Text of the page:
Group Title: 7th International Conference on Multiphase Flow - ICMF 2010 Proceedings
Title: 2.3.2 - Influence of surface tension on downward gas transport
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 Material Information
Title: 2.3.2 - Influence of surface tension on downward gas transport Industrial Applications
Series Title: 7th International Conference on Multiphase Flow - ICMF 2010 Proceedings
Physical Description: Conference Papers
Creator: Pothof, I.W.M.
Schuit, A.D.
Clemens, F.H.L.R.
Publisher: International Conference on Multiphase Flow (ICMF)
Publication Date: June 4, 2010
 Subjects
Subject: gas pocket
two-phase flow
hydraulic jump
bubbly flow
surface tension
inclined pipe
 Notes
Abstract: Experimental data on the co-current two-phase flow in downward sloping pipelines is scarce (Pothof 2008), despite the numerous off-design conditions in the water industry, process industry, hydropower and nuclear industry that are dominated by the co-current two-phase flow. Lubbers (2007a, Lubbers 2007b) has shown that a volumetric air discharge in the order 0.1% of the water discharge may cause a significant additional head loss due to the air accumulation in the downward slope of an inverted siphon. A discrepancy between results of laboratory tests and field tests has been observed in a previous study (Lubbers 2007a). Lubbers concluded that fluid properties and/or pipeline conditions must have caused the differences between the lab and the field. To bridge this gap, an industrial scale field test rig (D = 192 mm, L = 40 m, 􀁔 = 10°) was built. This facility was located at the wastewater treatment plant in Hoek van Holland, Netherlands, which enabled experiments with three different fluids: clean water, clean water with surfactants and raw wastewater. This paper will present and analyse the effect of surface tension on the air accumulation and air transport. The addition of surfactants to clean water significantly improves the gas transport. Nevertheless, the lower surface tension of wastewater does not enhance the gas transport due to the dynamic character of the surface tension.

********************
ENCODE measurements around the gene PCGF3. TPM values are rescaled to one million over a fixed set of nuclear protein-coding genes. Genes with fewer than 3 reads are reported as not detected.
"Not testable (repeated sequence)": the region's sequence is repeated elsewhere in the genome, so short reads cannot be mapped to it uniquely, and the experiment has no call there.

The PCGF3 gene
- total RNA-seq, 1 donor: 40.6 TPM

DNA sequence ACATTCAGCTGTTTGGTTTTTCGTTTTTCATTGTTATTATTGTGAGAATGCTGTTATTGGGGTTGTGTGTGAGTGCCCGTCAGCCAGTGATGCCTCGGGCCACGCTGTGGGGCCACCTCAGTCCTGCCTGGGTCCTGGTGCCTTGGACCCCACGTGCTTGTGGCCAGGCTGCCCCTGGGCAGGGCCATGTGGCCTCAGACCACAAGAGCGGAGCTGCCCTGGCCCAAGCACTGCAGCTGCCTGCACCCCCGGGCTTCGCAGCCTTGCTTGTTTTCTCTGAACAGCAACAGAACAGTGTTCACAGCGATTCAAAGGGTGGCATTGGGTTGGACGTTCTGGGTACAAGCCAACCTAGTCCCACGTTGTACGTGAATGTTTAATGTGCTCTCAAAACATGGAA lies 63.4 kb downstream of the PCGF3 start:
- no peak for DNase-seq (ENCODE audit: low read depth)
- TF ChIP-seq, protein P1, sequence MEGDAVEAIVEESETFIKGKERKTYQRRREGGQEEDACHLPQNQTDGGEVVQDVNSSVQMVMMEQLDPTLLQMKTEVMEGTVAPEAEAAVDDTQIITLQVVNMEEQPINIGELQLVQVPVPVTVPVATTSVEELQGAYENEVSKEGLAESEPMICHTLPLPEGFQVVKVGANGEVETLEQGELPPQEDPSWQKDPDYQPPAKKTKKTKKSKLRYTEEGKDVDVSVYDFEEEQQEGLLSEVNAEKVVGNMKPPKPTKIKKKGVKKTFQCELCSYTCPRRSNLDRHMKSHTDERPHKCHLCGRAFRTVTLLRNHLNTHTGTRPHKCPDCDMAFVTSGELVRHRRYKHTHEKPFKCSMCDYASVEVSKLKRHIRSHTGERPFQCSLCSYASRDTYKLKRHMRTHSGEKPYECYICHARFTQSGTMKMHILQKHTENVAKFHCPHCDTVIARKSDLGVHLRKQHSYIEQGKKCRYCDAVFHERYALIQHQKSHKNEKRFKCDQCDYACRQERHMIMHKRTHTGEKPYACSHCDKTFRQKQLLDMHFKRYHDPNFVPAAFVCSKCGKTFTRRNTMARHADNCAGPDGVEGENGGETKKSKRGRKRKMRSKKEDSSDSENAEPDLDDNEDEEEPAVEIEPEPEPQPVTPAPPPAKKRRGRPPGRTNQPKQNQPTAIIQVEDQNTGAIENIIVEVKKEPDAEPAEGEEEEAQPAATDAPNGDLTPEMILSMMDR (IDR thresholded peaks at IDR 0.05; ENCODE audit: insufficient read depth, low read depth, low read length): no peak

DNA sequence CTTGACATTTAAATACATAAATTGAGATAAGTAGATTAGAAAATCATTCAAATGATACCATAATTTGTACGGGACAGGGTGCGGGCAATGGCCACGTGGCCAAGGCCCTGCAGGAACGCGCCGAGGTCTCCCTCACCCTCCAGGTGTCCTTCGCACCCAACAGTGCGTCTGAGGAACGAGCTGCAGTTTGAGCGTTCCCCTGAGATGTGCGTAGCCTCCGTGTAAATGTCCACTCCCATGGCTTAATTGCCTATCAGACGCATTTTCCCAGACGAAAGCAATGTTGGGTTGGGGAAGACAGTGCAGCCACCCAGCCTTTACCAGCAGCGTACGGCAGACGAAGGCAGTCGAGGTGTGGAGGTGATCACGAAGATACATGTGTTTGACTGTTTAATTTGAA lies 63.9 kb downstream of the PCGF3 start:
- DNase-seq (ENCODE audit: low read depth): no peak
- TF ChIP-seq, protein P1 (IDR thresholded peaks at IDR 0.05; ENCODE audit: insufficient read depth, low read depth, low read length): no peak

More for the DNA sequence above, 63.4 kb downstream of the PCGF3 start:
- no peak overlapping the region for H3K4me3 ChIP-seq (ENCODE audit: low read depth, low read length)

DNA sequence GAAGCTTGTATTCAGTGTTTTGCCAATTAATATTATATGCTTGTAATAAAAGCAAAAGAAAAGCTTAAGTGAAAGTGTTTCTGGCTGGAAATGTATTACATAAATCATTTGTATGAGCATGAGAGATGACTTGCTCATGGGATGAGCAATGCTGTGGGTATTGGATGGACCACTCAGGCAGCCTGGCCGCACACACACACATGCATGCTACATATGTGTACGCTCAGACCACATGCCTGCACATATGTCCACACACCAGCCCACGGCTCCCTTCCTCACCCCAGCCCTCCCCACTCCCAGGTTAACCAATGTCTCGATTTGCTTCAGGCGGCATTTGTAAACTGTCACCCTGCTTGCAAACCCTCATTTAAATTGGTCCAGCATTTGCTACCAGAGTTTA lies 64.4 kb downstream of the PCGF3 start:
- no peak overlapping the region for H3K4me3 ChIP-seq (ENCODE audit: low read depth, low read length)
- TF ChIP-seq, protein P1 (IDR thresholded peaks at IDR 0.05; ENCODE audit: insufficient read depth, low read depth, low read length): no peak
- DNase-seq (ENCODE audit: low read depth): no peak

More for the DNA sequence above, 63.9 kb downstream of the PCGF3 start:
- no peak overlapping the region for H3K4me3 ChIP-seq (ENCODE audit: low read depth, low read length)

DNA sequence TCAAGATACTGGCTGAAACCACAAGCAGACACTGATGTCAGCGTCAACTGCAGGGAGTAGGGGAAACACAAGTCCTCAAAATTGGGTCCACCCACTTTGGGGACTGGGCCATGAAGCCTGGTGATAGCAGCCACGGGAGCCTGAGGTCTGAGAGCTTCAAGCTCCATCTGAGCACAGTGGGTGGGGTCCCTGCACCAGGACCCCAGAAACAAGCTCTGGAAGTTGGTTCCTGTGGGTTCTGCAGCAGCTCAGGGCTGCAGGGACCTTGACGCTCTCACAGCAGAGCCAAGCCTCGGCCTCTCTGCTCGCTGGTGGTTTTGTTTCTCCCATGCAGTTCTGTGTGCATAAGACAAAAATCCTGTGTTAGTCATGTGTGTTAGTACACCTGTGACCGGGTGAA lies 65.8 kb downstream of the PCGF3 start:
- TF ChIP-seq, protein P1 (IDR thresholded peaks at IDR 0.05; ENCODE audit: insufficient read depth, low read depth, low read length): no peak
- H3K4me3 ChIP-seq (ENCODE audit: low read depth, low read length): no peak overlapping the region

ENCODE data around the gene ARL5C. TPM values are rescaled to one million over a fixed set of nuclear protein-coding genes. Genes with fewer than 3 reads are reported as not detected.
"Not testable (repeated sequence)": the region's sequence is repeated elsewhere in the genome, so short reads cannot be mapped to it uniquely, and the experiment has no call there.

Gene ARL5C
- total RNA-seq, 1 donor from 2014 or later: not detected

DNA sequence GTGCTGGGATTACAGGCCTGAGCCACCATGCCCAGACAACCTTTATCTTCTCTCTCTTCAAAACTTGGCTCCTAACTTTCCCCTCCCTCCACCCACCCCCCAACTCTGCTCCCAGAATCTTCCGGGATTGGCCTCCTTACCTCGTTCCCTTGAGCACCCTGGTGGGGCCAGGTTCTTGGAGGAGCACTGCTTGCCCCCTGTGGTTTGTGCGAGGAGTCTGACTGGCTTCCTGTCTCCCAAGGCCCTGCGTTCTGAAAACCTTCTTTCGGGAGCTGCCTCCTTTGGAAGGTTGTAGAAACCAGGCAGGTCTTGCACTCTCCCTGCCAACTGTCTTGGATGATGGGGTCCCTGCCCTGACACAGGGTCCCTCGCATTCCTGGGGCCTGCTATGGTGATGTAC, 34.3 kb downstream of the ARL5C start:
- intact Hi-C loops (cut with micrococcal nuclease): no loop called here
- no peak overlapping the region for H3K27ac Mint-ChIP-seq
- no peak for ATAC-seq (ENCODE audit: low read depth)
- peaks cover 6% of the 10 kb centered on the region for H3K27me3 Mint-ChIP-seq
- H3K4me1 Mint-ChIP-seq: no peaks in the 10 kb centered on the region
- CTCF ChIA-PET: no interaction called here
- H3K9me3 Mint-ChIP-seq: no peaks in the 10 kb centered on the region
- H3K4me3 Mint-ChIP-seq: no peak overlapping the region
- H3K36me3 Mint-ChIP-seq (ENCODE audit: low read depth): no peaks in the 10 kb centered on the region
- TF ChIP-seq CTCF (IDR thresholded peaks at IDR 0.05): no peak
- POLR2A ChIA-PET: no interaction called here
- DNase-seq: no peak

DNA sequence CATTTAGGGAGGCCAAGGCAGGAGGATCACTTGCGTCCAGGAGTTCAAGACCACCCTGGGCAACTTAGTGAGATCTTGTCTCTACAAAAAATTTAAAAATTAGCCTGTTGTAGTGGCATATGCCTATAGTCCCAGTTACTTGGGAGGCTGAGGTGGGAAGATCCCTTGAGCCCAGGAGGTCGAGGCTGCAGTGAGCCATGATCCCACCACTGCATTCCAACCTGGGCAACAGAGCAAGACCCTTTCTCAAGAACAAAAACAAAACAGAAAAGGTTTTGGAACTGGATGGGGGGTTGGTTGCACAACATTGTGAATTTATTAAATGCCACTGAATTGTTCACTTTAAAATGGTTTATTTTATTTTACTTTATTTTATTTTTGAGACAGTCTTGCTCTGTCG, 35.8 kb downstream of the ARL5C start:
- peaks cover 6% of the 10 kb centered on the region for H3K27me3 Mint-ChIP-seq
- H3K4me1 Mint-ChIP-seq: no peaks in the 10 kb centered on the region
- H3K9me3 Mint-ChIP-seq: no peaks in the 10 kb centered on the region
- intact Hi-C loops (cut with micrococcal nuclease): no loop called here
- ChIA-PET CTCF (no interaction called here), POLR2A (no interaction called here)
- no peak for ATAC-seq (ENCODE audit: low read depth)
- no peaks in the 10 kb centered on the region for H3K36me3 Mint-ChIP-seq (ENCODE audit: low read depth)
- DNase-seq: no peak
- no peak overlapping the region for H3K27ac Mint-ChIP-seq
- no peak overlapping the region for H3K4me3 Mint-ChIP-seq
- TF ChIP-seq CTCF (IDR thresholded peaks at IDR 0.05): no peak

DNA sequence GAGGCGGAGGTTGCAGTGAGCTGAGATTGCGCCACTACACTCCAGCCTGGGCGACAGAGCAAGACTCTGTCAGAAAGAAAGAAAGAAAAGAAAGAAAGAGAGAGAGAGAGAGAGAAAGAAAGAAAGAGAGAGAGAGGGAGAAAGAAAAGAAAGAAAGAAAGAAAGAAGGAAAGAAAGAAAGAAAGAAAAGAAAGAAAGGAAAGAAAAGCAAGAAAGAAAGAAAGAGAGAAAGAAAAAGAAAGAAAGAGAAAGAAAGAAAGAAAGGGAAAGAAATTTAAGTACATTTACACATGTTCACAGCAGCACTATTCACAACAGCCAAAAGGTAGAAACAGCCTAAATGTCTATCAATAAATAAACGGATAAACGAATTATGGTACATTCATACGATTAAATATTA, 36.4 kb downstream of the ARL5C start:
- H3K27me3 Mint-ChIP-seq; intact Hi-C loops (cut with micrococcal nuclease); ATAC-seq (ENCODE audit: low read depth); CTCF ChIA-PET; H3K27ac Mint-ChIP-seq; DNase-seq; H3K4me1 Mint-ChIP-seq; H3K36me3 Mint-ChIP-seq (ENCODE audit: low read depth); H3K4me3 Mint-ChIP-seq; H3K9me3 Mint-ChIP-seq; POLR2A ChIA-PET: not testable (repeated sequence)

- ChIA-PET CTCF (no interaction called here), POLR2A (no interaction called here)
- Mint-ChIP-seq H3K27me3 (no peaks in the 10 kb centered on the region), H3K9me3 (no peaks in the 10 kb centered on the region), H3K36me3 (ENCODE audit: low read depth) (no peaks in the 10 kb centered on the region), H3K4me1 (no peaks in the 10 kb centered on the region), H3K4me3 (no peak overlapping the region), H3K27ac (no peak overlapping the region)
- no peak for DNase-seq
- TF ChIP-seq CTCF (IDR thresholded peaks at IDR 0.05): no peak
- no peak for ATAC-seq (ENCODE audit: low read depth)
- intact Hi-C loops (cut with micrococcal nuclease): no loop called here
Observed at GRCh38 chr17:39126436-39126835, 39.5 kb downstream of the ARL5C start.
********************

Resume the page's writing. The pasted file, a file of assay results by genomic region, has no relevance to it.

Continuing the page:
General Note: The International Conference on Multiphase Flow (ICMF) first was held in Tsukuba, Japan in 1991 and the second ICMF took place in Kyoto, Japan in 1995. During this conference, it was decided to establish an International Governing Board which oversees the major aspects of the conference and makes decisions about future conference locations. Due to the great importance of the field, it was furthermore decided to hold the conference every three years successively in Asia including Australia, Europe including Africa, Russia and the Near East and America. Hence, ICMF 1998 was held in Lyon, France, ICMF 2001 in New Orleans, USA, ICMF 2004 in Yokohama, Japan, and ICMF 2007 in Leipzig, Germany. ICMF-2010 is devoted to all aspects of Multiphase Flow. Researchers from all over the world gathered in order to introduce their recent advances in the field and thereby promote the exchange of new ideas, results and techniques. The conference is a key event in Multiphase Flow and supports the advancement of science in this very important field. The major research topics relevant for the conference are as follows: Bio-Fluid Dynamics; Boiling; Bubbly Flows; Cavitation; Colloidal and Suspension Dynamics; Collision, Agglomeration and Breakup; Computational Techniques for Multiphase Flows; Droplet Flows; Environmental and Geophysical Flows; Experimental Methods for Multiphase Flows; Fluidized and Circulating Fluidized Beds; Fluid Structure Interactions; Granular Media; Industrial Applications; Instabilities; Interfacial Flows; Micro and Nano-Scale Multiphase Flows; Microgravity in Two-Phase Flow; Multiphase Flows with Heat and Mass Transfer; Non-Newtonian Multiphase Flows; Particle-Laden Flows; Particle, Bubble and Drop Dynamics; Reactive Multiphase Flows